Business Day - Business Law and Tax Review - - BUSINESS LAW & TAX REVIEW -

law which be­comes ap­pli­ca­ble to a coun­try through ac­ces­sion to or rat­i­fi­ca­tion of an in­ter­na­tional treaty, for in­stance, au­to­mat­i­cally forms part of the laws that are na­tion­ally en­force­able with­out the need to amend na­tional leg­is­la­tion to recog­nise the ef­fects of the in­ter­na­tional treaty.

In a dual­ist sys­tem, le­gal prac­tice recog­nises that in­ter­na­tional and na­tional le­gal sys­tems are dis­tinctly sep­a­rate sys­tems and in­ter­na­tional law can only be con­sid­ered bind­ing once it has been prop­erly do­mes­ti­cated through the amend­ment of na­tional law to give proper force and ef­fect to the in­ter­na­tional law/treaty.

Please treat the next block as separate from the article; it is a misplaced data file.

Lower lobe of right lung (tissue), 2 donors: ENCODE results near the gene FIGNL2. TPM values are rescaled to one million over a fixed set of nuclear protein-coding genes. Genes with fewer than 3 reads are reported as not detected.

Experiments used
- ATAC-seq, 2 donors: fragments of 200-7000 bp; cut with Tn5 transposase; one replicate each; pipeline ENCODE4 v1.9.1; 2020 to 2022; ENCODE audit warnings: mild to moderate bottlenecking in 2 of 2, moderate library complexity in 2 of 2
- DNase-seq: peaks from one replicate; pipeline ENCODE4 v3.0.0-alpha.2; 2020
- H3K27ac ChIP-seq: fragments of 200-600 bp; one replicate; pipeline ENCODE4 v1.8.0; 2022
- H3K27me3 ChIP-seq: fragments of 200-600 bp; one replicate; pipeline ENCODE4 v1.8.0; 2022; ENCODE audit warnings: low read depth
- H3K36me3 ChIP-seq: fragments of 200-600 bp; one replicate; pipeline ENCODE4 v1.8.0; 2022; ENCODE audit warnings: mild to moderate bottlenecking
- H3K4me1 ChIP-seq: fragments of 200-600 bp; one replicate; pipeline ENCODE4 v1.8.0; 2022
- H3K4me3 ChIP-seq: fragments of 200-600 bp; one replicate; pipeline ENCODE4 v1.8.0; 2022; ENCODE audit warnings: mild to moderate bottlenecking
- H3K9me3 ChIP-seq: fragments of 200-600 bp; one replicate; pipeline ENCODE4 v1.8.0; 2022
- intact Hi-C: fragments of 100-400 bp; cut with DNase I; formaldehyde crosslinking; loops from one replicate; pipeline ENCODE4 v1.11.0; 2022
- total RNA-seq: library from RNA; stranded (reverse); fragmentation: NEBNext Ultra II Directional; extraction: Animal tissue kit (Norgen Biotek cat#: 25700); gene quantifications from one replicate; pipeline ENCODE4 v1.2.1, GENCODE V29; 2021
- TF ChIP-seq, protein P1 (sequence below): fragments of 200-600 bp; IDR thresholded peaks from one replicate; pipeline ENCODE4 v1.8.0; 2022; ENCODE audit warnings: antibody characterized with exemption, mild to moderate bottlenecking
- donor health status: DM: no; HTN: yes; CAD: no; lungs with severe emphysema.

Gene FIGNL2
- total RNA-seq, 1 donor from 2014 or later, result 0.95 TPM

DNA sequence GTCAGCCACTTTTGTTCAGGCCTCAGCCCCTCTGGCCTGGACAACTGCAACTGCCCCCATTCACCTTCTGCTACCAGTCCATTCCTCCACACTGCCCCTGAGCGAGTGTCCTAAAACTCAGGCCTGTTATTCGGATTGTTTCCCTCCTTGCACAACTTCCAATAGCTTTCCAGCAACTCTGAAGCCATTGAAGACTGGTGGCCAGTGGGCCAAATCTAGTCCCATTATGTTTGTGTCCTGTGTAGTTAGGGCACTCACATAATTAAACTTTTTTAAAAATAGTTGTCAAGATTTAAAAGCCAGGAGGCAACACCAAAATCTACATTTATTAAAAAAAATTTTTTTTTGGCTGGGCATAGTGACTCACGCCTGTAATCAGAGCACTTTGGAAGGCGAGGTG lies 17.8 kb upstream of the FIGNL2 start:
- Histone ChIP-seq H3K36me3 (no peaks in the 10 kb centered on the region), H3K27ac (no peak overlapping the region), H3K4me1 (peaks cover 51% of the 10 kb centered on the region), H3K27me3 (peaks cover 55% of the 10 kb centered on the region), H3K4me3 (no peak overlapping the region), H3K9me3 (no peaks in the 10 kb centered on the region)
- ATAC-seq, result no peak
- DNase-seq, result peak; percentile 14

Ex­perts in in­ter­na­tional law will point out that such pro­vi­sions are not nec­es­sar­ily an iron-clad de­ter­min­ing fac­tor as to whether ev­ery in­ter­na­tional treaty that the rel­e­vant coun­try ac­cedes to will au­to­mat­i­cally form part of na­tional law — es­pe­cially treaties re­gard­ing in­tel­lec­tual prop­erty (IP) mat­ters. One of the core is­sues with the na­tional ap­pli­ca­bil­ity of IP treaties is that ad­di­tional di­rec­tion, pro­ce­dures and mech­a­nisms still have to be put into place on a na­tional level to en­sure that the na­tional IP of­fice knows how to deal with and process in­ter­na­tional regis­tra­tions and how to pro­ce­du­rally han­dle ob­jec­tions. Even na­tional trade­mark leg­is­la­tion is not con­sid­ered to be en­acted prop­erly un­til the en­abling reg­u­la­tions are en­acted which com-


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